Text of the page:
How did they get away with that?
Ayala and Chen are professional automotive photographers and they were on their way home from Formula Drift Palm Beach when they got stuck at the airport with their photography equipment – and their creativity.
The video shows them racing wheelchairs through the terminal, goofing around on the escalators and engaging in a wet-towel fight in a bathroom. It also shows Chen pounding on a computer keyboard at a gate and helping himself to a beer in what looks like an unattended restaurant.
The video has gone viral and, as I wrote on msnbc.com’s Overhead Bin,, it also has raised some concerns about airport security concern.
Airport spokesman David Magaña said that while DFW appreciates the creativity and humor demonstrated by the filmmakers, it does not condone the fact that they entered an eatery after business hours. “The video did point out the need to better secure this restaurant, and that issue is being addressed immediately,” he said.
Magaña added that security agents did observe the filmmakers at the airport, but “because the filmmakers were presenting no threat to themselves, to others or to flight safety, and were causing no damage, there was no imperative to curtail their activities.”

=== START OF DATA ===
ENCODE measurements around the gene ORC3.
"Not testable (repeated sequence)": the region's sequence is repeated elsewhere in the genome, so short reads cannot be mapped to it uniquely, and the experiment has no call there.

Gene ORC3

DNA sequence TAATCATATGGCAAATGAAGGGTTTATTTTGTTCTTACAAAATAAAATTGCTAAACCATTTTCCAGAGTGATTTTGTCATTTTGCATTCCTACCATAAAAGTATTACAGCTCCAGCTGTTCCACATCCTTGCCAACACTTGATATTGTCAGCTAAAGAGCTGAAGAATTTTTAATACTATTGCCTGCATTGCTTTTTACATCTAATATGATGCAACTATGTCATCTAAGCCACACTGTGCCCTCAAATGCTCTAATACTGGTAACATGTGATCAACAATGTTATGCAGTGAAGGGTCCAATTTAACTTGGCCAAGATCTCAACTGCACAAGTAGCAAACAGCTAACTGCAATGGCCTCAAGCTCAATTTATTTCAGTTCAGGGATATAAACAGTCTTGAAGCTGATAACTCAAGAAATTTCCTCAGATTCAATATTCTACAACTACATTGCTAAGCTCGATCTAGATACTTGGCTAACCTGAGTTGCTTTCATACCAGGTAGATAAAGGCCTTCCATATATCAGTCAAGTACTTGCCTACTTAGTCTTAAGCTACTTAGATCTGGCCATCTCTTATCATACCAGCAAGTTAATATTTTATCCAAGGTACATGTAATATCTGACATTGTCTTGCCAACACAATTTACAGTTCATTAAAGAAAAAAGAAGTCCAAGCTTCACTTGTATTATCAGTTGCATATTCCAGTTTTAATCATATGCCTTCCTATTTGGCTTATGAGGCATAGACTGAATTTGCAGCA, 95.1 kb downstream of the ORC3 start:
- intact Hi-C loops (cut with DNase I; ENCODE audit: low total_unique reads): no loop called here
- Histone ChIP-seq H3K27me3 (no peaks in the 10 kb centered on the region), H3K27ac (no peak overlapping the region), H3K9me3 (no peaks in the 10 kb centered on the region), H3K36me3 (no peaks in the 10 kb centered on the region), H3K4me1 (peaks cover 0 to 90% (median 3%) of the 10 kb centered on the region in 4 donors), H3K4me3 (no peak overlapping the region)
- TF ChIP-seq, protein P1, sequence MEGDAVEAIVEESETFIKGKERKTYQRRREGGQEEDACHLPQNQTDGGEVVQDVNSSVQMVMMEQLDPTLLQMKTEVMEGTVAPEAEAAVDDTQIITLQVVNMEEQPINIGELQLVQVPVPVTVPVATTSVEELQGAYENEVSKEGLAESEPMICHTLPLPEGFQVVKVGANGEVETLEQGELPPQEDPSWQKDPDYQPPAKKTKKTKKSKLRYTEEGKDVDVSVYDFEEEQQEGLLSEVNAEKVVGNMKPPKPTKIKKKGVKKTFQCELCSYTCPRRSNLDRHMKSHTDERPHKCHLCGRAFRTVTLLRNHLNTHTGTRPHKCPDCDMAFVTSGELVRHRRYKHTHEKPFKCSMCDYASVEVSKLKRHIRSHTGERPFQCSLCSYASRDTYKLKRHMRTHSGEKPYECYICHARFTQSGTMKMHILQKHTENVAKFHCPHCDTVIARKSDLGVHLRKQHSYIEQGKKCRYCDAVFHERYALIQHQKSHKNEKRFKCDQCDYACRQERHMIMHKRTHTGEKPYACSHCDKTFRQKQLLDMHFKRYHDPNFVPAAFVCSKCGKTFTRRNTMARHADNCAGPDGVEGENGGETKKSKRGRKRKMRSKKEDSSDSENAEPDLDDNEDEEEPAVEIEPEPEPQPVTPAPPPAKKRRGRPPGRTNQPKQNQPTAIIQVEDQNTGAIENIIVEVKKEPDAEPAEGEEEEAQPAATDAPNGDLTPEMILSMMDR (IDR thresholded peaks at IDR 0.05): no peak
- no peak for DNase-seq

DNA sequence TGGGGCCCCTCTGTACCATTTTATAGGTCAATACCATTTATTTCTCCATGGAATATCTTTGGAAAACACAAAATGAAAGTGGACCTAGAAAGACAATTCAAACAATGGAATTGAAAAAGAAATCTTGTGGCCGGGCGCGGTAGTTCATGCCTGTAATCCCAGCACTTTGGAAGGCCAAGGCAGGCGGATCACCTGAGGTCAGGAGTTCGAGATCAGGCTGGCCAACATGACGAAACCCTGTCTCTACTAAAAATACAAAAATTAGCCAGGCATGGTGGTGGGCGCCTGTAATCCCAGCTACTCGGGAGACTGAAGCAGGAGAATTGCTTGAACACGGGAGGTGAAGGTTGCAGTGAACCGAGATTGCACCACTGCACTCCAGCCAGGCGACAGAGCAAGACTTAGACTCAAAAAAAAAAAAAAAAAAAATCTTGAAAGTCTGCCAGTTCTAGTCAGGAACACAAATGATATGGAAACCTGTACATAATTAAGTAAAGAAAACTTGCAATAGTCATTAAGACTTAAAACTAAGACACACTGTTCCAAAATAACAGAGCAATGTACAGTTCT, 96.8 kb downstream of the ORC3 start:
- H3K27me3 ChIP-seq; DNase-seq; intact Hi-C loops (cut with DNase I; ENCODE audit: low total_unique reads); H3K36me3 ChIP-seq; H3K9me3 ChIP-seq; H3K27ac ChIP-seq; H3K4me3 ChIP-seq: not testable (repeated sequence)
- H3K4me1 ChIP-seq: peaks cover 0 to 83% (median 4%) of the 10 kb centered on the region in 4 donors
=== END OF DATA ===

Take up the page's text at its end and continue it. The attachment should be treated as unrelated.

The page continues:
They had already made it past the security checkpoint, “and they also picked up after themselves, including the restroom,” Magaña said.
The high quality of the video made a lot of people wonder if the film was indeed made during a night spent stuck at the airport, but in an interview with Jalopnik, a site about cars, the filmmakers described how they made DFW look so good.
“What do I usually do when I pass the time when I’m bored? I usually shoot skits,” Chen told Jalopnik. “I have all this camera gear so I thought, ‘Why don’t we shoot one here?’ ”
Chen said they arrived at the airport around 11 p.m., planned out their video and were shooting until 4:30 a.m. “We didn’t have a tripod with us, but I had gear to shoot cars, so we used a suction cup mount, and we used a magic arm mount that is something that clamps on to anything,” Chen said. “We clamped it on to the stalls in the bathroom, and to this railing for the escalator shot. But like, it’s just like normal stuff, grip stuff that any professional photographer would have.”
“When we’re stuck at an airport we’re sort of like ‘Let’s take pics of each other!’ It’s part of a way of enjoying life and not taking things to seriously.”